Ensure safer policies and practices in copter rides


  • Letters
  • Sunday, 05 Sep 2004

ON July 12, a Bell 206 helicopter crashed in northern Sarawak after taking off from Miri airport. All six aboard were killed, including State Assistant Minister Dr Judson Sakai Tagal. 

Then on Aug 15, a Nuri helicopter with army personnel heading for Be’kalalan crashed. Three of the 10 on board perished. 

Now another Bell 206 belonging to Hornbill Skyways has crashed after taking off from Kuching, killing all four on board. To say that the situation is untenable approaches something of an understatement. 

Three such crashes are three crashes too many. That they have happened within the space of two months makes it all the more alarming. 

The Transport Ministry has moved quickly to direct the Department of Civil Aviation (DCA) to ground all helicopters operated by Hornbill Skyways Sdn Bhd. Whatever the outcome of an investigation, this grounding is the least that should be done with immediate effect. 

An inquiry may reveal that the crashes were due to human error or a mechanical fault, or both. Regardless of cause, the human dimension is central since this also covers proper maintenance, servicing and repairs.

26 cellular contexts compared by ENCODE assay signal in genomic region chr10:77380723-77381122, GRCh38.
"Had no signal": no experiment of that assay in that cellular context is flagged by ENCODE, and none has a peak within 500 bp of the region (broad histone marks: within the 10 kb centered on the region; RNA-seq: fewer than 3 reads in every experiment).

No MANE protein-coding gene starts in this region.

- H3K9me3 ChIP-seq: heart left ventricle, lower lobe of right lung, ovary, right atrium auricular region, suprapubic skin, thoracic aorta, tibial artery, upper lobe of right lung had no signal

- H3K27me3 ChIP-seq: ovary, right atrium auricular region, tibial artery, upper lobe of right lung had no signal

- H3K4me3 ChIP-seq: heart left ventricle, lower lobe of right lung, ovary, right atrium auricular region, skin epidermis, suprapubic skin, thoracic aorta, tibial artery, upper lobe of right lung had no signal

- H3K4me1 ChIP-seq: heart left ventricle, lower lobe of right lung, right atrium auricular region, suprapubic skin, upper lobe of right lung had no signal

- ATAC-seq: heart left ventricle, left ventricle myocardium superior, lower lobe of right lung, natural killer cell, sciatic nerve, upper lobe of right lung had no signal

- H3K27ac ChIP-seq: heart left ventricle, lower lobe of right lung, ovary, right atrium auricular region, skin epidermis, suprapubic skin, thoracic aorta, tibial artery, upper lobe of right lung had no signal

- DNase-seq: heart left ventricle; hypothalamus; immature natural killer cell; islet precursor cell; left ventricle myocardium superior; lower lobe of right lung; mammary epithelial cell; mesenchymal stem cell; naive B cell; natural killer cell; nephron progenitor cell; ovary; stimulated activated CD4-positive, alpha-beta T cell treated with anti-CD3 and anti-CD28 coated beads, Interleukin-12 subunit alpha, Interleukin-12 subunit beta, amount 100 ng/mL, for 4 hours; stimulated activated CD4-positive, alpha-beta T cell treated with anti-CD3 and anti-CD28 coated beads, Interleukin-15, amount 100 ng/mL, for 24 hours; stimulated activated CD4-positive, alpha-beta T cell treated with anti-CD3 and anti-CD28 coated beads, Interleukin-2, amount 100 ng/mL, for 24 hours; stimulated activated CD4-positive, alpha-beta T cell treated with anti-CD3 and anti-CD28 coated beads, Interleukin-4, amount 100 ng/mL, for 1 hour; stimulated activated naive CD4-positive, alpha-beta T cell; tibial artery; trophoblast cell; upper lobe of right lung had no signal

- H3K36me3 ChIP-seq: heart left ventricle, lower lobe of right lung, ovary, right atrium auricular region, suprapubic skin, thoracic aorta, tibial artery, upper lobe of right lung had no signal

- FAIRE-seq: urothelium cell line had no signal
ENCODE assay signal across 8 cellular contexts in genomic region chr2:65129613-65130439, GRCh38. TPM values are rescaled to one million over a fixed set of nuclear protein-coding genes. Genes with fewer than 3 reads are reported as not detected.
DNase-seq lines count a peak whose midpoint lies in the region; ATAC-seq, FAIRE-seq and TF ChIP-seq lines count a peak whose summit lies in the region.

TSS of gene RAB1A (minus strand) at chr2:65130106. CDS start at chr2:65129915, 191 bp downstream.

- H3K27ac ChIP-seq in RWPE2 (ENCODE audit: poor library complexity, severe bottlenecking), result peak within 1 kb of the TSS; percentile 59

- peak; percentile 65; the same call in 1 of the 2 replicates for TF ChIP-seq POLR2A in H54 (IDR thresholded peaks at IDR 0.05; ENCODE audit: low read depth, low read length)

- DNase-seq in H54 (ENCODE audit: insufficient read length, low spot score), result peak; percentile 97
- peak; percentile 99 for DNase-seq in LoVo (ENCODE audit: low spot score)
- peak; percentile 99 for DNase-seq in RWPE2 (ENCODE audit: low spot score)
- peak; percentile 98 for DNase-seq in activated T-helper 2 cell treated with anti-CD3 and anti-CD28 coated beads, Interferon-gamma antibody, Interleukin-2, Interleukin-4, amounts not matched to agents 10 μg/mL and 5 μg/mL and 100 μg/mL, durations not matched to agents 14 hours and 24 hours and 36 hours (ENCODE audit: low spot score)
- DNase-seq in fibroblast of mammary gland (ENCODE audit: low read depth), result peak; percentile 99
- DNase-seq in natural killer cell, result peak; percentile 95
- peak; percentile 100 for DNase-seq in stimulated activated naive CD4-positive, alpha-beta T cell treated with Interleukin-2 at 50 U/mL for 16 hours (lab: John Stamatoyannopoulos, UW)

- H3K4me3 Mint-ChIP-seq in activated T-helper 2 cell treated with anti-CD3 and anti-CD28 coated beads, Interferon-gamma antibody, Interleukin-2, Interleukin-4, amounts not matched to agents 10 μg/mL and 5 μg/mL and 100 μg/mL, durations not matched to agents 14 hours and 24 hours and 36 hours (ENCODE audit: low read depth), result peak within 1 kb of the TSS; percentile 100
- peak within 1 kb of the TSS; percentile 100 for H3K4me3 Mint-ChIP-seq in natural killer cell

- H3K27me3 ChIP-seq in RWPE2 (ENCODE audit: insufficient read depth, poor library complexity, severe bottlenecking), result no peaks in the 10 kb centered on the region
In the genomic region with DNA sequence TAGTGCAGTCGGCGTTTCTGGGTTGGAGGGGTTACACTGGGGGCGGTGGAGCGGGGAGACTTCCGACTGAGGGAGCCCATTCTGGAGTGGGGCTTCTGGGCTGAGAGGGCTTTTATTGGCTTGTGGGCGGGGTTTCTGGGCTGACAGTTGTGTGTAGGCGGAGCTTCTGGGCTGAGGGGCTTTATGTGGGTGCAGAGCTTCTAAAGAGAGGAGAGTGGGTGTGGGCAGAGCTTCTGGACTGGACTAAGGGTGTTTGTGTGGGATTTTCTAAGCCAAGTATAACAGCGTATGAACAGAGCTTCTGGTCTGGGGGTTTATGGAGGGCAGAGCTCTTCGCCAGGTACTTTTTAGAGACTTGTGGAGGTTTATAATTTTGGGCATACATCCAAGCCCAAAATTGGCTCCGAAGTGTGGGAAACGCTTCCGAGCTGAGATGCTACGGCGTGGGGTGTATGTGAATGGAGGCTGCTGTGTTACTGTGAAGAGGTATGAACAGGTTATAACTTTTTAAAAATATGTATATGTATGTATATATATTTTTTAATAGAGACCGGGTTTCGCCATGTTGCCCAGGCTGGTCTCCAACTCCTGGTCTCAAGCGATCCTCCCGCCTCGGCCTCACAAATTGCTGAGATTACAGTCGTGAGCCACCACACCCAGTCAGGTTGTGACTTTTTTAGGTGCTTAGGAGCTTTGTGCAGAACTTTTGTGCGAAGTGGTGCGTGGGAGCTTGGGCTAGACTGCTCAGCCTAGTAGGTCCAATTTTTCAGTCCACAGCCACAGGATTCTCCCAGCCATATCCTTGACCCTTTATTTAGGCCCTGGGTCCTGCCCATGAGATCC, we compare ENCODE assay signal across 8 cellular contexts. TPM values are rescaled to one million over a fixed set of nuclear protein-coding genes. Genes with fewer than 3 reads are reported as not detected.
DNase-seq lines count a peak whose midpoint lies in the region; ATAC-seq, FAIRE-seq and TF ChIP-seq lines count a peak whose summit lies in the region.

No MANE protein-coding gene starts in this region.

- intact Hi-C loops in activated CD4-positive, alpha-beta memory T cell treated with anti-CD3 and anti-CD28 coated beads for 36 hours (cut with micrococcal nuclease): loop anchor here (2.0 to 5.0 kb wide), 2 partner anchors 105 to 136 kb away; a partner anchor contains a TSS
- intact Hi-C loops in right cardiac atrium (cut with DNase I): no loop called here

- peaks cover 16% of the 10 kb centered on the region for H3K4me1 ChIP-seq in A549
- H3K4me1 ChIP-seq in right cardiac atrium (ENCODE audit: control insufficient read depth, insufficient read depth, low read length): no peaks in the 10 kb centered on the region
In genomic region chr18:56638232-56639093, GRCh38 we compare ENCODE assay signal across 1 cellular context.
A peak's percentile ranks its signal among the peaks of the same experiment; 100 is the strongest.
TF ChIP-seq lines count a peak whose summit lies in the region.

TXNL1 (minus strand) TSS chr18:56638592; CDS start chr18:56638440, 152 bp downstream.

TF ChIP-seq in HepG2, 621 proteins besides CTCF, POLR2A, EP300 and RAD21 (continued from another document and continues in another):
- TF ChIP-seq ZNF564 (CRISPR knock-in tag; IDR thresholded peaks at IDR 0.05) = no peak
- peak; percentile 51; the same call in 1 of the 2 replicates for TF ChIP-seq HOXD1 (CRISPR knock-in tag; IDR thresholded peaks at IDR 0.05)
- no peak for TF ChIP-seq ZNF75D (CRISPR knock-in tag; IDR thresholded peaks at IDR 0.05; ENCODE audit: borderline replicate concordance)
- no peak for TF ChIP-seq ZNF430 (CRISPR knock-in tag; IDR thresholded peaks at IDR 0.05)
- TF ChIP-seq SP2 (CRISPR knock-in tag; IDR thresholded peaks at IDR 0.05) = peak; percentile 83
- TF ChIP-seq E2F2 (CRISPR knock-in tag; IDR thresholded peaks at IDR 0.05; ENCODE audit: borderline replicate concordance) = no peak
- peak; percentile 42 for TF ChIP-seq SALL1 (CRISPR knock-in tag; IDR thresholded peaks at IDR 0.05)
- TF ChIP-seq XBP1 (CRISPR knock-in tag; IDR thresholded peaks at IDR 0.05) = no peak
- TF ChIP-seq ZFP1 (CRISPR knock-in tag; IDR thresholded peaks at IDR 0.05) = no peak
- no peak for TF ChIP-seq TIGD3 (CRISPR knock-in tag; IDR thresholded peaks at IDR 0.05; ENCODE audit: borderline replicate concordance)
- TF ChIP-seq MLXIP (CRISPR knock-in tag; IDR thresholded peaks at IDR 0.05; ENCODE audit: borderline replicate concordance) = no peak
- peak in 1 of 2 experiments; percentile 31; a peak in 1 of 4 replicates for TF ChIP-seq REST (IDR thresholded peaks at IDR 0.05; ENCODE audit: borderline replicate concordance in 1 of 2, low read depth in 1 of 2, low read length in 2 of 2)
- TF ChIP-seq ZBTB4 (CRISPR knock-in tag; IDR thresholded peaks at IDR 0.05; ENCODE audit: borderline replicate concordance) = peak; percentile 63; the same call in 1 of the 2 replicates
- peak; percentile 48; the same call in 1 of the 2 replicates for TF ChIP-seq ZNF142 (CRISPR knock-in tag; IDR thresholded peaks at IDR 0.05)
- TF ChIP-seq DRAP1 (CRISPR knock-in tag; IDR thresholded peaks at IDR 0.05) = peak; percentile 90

A competent inquiry would need to be far-reaching and probing. It would be expected to examine, among other things, the standard of routine maintenance as well as the level of supervision and management of flight and repair crews. 

Nothing less than a fully comprehensive inquiry is required.  

The deaths of all the victims so far must not be in vain, regrettable as they still are and costly as it may be to ensure safer helicopter transport. 

The inquiry must be true to its purpose and ensure that all likely causes of the crashes be known. 

Whoever or whatever is implicated in the inquiry should be established as such. There should be no fudging or cover-ups, if the DCA, the state government and the Transport Ministry are serious about getting to the truth of the matter. 

The point is simply to prevent all such crashes in future, taking every necessary measure to do so.  

Each of these incidents is a grotesque waste of life, machinery, reputation and all else that matters. 

The investigations that are to come must also identify clearly all that needs to be done from now to ensure safer helicopter transport.  

It may well be necessary to overhaul the mentality of flight providers along with their equipment and work schedules. 

Those who make it their business to provide helicopter transport must remember that accidents do not simply happen. They are caused; and whatever the cause in each case, the responsibility rests squarely with the flight providers themselves. 

This does not mean that air transport is perfectly safe and devoid of risks. But it does mean that avoidable accidents are inexcusable. 

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